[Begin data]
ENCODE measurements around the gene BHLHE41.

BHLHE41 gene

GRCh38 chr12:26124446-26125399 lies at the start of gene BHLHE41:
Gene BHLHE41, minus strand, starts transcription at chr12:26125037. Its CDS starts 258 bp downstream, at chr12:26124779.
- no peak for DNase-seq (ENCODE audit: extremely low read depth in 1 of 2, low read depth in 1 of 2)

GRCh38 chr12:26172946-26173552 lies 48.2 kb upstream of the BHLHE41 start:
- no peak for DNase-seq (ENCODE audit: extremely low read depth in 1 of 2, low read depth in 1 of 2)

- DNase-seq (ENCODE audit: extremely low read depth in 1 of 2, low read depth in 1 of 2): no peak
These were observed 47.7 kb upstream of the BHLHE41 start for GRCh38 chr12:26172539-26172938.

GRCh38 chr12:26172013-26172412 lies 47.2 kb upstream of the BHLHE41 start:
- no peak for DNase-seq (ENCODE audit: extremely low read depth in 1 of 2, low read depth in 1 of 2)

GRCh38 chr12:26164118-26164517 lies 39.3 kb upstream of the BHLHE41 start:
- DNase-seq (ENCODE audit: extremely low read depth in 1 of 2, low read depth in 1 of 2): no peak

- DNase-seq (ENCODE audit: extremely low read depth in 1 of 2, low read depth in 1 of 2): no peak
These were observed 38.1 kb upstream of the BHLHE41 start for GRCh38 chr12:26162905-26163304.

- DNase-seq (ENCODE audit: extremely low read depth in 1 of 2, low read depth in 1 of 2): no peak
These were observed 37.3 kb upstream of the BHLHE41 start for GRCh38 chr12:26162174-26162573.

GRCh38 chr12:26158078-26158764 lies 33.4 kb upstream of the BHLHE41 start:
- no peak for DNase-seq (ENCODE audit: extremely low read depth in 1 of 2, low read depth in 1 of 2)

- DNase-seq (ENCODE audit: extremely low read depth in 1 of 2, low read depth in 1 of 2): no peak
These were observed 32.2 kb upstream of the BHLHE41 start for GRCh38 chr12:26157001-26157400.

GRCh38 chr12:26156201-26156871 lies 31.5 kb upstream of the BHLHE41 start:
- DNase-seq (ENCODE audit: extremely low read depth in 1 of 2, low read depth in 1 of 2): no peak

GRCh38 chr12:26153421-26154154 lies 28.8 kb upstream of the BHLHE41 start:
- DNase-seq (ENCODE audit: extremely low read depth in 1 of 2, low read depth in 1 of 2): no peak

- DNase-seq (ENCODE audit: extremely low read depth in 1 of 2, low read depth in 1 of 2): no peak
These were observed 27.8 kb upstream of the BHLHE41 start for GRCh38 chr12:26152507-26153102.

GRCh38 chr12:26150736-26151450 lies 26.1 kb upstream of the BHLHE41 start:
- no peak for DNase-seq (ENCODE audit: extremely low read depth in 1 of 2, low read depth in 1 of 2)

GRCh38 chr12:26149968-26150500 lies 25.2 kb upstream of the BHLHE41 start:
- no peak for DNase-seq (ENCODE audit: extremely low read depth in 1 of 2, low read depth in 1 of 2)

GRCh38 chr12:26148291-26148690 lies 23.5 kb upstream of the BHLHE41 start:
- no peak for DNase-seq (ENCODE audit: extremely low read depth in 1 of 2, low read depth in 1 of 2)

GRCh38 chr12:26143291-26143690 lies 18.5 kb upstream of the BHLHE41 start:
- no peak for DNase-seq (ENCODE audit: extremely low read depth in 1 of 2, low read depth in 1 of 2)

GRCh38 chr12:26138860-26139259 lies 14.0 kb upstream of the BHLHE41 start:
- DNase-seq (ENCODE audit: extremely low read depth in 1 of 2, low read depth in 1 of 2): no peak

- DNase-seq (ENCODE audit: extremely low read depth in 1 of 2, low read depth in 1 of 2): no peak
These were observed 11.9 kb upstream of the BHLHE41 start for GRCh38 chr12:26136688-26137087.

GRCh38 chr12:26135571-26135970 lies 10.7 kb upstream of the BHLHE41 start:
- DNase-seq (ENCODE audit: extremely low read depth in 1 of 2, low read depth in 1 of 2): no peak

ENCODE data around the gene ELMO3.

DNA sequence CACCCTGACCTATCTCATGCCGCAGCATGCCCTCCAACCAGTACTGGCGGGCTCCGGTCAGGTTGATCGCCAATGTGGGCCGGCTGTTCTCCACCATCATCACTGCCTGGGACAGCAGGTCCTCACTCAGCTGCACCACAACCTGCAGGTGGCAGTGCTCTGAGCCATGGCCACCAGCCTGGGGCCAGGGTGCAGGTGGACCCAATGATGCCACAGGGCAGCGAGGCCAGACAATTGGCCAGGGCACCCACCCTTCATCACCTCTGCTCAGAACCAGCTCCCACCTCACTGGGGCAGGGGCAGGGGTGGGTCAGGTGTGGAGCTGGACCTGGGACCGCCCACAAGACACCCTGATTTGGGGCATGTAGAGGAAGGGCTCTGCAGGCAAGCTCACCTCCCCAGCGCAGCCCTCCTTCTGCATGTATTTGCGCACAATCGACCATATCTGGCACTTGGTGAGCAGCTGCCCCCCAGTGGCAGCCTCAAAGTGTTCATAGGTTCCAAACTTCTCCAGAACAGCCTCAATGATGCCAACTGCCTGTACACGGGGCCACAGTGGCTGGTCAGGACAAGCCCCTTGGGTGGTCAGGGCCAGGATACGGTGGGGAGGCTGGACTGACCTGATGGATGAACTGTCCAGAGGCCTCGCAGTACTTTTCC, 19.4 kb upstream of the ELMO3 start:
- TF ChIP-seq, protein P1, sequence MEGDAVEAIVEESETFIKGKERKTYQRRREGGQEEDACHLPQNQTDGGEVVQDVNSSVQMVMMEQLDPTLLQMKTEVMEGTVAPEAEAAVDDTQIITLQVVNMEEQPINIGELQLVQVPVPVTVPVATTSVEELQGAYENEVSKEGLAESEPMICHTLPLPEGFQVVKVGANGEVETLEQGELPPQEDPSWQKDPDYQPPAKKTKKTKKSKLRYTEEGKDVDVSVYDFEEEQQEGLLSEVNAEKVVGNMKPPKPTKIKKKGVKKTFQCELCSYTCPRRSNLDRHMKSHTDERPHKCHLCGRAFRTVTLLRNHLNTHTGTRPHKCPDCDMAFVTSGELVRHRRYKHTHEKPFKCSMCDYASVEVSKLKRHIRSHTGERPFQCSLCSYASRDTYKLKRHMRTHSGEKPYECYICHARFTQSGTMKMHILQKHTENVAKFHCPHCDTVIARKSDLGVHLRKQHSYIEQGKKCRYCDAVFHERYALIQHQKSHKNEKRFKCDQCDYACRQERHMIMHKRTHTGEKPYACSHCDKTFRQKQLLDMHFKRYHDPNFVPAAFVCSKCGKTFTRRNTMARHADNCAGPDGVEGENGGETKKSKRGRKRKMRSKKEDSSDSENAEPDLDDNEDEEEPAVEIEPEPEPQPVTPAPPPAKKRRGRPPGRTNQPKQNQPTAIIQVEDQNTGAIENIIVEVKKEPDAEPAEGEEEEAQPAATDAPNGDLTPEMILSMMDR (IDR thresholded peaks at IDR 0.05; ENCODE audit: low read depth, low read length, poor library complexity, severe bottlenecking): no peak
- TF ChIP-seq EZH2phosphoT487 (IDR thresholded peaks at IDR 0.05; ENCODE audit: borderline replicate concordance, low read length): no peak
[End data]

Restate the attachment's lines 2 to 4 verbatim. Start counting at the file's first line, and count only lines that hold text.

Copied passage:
BHLHE41 gene

GRCh38 chr12:26124446-26125399 lies at the start of gene BHLHE41:
Gene BHLHE41, minus strand, starts transcription at chr12:26125037. Its CDS starts 258 bp downstream, at chr12:26124779.